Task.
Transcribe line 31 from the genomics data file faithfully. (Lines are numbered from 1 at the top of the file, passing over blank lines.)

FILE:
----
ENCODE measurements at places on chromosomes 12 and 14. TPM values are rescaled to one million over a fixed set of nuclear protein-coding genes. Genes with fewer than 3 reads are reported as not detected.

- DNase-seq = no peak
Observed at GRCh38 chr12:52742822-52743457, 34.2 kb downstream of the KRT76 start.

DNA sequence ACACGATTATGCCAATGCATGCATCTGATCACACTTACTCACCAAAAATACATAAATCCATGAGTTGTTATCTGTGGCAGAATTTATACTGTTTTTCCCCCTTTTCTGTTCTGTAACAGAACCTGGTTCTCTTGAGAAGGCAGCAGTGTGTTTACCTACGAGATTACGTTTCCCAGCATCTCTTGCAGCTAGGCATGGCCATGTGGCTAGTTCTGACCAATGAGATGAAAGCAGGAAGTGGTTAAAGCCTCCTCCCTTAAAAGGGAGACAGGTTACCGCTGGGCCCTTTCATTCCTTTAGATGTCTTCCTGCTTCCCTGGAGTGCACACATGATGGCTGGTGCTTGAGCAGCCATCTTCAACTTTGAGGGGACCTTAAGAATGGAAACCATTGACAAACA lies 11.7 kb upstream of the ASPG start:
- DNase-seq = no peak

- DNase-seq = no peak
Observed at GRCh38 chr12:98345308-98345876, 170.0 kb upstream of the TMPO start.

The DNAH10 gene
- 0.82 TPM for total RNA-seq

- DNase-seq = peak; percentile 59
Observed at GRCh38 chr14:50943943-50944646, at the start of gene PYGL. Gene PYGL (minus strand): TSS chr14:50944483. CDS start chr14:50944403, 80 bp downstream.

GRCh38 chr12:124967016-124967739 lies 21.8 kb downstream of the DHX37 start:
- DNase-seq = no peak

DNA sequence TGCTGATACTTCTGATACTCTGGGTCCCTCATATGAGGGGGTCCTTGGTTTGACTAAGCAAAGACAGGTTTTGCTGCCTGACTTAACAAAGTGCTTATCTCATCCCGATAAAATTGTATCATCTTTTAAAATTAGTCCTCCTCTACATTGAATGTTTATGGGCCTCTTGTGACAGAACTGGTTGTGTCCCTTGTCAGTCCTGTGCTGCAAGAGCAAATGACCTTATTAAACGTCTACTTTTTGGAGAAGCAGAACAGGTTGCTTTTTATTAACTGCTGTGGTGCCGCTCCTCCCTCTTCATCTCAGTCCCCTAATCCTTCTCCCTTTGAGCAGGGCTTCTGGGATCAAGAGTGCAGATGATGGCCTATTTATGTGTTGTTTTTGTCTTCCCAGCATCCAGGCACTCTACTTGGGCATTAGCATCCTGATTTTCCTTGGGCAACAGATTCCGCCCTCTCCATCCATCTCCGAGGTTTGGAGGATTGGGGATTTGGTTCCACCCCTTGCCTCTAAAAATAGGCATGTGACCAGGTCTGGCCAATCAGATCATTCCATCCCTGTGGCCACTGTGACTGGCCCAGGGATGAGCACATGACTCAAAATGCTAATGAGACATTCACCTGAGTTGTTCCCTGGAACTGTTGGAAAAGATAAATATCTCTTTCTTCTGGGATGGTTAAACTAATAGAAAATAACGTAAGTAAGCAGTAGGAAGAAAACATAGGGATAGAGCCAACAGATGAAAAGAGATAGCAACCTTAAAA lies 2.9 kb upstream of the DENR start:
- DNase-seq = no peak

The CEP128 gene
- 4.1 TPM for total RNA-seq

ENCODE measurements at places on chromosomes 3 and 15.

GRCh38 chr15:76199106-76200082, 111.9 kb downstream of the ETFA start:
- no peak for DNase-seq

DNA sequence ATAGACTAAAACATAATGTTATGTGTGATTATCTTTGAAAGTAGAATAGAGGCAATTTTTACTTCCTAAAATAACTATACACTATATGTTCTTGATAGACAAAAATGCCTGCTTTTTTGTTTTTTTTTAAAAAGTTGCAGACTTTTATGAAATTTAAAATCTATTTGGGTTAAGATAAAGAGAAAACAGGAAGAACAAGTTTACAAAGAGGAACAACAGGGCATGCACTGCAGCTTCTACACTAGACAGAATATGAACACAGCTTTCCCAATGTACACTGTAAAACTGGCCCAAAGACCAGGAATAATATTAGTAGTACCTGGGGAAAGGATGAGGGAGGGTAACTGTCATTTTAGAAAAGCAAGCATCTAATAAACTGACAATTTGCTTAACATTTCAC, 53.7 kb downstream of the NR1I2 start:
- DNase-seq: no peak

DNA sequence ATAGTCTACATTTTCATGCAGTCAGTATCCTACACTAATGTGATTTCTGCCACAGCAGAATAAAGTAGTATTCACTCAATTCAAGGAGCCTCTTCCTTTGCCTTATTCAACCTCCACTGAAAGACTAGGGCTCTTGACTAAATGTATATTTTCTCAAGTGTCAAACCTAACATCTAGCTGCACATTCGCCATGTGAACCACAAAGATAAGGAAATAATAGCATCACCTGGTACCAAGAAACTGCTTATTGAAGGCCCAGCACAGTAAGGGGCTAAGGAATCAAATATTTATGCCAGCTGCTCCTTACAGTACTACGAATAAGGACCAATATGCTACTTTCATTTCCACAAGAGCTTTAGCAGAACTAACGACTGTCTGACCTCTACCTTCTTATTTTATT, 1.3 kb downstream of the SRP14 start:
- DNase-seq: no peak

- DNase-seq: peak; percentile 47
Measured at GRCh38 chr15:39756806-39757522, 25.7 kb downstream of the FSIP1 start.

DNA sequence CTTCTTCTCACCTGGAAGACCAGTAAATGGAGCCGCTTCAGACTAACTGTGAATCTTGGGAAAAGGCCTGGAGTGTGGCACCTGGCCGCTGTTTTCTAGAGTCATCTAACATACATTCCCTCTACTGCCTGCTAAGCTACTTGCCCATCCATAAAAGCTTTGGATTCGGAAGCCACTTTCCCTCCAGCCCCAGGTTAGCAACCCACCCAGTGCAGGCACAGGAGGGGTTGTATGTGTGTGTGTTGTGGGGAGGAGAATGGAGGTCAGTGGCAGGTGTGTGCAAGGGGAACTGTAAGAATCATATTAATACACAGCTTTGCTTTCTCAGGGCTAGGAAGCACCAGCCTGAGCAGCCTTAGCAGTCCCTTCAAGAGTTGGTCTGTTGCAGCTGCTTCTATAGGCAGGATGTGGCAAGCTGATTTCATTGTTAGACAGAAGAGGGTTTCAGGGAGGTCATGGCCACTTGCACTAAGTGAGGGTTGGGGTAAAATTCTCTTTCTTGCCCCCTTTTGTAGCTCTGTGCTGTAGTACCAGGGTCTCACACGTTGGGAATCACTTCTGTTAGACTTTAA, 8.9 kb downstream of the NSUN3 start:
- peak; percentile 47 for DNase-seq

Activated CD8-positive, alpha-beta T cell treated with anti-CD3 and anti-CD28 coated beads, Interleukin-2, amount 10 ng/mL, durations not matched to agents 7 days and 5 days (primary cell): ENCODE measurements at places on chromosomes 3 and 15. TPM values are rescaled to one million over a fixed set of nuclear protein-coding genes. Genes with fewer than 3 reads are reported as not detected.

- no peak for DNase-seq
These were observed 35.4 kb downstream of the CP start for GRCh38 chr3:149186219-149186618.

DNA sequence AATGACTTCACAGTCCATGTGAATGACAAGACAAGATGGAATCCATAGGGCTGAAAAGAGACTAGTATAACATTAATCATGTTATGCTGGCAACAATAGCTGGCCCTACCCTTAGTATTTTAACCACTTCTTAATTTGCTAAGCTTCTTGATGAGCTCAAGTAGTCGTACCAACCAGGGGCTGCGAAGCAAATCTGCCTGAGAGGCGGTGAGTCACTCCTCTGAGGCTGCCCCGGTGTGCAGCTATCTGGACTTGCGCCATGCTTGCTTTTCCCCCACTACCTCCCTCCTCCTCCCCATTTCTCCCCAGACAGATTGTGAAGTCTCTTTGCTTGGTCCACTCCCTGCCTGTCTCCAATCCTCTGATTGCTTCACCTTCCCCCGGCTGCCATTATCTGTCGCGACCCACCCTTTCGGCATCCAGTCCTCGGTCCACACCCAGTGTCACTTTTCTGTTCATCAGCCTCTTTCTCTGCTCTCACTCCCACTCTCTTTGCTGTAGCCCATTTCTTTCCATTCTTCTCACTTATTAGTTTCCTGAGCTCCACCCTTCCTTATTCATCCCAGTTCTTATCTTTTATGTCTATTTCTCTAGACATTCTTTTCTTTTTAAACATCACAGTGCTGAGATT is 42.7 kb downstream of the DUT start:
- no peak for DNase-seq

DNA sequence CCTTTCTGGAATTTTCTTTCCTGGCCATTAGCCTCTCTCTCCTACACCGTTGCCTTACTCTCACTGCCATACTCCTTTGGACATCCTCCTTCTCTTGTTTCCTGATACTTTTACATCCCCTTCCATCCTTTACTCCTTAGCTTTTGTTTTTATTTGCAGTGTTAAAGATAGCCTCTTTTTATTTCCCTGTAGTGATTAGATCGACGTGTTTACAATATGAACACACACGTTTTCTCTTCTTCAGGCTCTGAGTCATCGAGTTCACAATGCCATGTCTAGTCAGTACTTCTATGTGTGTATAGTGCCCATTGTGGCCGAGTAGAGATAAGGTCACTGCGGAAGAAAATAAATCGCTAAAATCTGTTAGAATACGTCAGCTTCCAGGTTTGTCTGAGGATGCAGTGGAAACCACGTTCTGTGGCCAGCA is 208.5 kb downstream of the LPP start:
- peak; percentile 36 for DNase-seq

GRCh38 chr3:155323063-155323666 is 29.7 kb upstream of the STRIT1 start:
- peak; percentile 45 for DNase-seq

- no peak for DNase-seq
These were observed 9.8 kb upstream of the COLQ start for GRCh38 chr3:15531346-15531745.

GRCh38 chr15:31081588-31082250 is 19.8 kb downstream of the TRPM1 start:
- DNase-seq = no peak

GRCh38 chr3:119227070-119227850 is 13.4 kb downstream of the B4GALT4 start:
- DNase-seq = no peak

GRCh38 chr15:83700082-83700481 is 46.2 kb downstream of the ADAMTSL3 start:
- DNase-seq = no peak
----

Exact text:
These were observed 35.4 kb downstream of the CP start for GRCh38 chr3:149186219-149186618.